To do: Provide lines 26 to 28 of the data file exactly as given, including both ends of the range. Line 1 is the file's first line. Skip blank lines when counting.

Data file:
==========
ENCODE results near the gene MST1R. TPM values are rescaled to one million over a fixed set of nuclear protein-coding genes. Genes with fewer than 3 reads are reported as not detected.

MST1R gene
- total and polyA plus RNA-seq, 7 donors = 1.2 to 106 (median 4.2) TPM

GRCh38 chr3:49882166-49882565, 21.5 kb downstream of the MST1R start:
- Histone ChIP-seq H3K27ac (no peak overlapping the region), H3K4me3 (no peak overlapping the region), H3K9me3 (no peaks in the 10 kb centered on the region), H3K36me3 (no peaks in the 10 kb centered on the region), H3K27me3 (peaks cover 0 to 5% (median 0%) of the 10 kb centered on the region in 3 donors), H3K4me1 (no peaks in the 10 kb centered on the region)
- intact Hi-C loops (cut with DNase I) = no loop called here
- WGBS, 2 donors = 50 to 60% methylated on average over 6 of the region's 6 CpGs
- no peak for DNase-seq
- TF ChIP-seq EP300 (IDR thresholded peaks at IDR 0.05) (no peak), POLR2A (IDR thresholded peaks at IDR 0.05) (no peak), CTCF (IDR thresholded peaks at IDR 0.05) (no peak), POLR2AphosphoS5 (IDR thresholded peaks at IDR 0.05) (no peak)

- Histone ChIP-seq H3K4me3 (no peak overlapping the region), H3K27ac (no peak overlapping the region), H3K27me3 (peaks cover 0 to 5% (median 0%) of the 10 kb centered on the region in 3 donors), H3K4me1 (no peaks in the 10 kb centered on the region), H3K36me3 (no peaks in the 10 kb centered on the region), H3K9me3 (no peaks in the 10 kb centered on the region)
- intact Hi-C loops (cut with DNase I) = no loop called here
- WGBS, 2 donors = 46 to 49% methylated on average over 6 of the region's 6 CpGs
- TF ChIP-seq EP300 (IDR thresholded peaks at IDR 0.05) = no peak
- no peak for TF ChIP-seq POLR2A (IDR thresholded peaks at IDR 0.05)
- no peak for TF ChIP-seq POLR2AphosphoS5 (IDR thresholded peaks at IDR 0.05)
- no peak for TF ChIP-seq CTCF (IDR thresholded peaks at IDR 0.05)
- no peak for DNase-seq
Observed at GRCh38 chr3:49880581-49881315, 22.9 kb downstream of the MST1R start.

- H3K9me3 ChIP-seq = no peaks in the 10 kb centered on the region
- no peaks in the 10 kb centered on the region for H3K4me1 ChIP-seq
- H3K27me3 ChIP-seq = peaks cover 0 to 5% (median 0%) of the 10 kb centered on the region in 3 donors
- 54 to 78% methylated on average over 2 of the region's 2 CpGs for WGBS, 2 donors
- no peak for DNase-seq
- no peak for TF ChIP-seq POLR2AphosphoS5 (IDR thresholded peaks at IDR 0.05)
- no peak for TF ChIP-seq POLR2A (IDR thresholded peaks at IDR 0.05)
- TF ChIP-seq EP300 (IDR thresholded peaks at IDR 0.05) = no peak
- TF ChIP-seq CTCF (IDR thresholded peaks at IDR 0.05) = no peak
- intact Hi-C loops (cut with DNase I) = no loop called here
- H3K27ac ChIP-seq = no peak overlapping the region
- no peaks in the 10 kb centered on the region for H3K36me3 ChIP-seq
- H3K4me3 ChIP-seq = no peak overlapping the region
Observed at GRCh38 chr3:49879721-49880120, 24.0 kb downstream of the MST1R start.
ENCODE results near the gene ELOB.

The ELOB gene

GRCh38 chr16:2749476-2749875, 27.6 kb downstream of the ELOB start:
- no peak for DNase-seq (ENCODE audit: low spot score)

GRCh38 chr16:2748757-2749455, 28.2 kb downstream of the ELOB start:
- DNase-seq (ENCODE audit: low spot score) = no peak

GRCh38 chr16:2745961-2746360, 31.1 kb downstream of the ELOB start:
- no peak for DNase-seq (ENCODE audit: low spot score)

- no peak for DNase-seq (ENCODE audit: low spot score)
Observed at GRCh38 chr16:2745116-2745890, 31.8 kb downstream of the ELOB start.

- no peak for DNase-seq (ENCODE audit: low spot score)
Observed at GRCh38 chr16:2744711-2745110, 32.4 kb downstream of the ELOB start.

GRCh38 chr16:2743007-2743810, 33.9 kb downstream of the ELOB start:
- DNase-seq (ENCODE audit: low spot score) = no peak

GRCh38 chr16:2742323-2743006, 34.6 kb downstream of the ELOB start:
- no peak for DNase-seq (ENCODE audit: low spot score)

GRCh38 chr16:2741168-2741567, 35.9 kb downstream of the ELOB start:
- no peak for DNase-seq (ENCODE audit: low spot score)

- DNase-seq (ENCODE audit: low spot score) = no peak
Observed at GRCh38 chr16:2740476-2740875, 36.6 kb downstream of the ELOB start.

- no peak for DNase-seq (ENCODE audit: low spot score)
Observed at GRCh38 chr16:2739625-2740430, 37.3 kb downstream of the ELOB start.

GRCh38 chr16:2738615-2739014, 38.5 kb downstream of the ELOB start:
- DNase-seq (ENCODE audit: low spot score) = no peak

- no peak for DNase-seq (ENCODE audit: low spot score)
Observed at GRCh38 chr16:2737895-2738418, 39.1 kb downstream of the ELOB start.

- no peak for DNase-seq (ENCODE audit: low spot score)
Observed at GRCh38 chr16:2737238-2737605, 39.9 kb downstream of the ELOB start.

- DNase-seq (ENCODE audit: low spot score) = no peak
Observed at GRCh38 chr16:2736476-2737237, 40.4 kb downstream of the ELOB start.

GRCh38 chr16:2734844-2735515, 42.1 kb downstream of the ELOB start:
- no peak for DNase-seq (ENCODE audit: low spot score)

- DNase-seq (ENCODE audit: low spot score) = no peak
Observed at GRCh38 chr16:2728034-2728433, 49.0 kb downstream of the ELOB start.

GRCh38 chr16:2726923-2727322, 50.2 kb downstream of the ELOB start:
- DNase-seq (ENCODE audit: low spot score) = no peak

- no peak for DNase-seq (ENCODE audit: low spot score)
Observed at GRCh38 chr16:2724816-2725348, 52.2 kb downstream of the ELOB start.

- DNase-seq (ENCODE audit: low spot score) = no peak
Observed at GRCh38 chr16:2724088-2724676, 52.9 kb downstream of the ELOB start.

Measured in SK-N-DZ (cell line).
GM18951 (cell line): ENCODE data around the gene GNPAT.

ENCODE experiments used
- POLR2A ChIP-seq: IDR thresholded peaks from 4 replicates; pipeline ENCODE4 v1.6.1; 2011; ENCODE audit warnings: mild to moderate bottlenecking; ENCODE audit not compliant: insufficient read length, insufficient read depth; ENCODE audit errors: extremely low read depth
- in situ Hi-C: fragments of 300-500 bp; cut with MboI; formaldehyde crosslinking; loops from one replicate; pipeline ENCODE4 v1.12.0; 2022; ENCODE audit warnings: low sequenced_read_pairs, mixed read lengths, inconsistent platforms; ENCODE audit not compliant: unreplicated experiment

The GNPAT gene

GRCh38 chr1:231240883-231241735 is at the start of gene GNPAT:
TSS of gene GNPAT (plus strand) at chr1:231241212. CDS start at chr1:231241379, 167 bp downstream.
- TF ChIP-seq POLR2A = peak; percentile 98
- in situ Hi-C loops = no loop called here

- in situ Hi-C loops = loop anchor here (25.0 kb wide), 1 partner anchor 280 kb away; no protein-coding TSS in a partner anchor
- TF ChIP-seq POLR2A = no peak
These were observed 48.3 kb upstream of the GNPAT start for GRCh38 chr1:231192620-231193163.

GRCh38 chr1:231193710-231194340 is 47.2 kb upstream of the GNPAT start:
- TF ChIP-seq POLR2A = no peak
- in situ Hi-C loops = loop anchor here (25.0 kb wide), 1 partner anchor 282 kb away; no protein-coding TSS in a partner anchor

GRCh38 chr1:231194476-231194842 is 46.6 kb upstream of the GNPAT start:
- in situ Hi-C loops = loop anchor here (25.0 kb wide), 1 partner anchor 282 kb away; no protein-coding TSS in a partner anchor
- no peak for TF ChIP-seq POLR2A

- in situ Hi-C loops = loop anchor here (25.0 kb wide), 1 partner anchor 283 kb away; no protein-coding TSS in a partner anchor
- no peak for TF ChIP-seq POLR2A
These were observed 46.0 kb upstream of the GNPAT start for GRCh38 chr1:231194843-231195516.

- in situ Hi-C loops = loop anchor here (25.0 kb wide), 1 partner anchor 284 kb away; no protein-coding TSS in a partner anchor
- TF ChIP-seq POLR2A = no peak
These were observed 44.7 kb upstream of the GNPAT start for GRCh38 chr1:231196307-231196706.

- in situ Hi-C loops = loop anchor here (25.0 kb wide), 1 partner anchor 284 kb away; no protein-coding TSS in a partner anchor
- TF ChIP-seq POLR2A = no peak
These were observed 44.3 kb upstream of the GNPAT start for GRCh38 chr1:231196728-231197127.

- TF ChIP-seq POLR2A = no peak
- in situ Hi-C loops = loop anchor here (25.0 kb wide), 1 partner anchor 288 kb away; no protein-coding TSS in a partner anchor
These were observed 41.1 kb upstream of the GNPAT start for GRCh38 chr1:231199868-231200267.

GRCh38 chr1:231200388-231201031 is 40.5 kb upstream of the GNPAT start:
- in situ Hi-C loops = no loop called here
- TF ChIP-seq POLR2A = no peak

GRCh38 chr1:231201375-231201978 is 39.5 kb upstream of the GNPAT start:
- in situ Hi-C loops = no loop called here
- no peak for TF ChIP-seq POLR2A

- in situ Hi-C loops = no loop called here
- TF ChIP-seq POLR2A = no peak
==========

- TF ChIP-seq EP300 (IDR thresholded peaks at IDR 0.05) = no peak
- TF ChIP-seq CTCF (IDR thresholded peaks at IDR 0.05) = no peak
- intact Hi-C loops (cut with DNase I) = no loop called here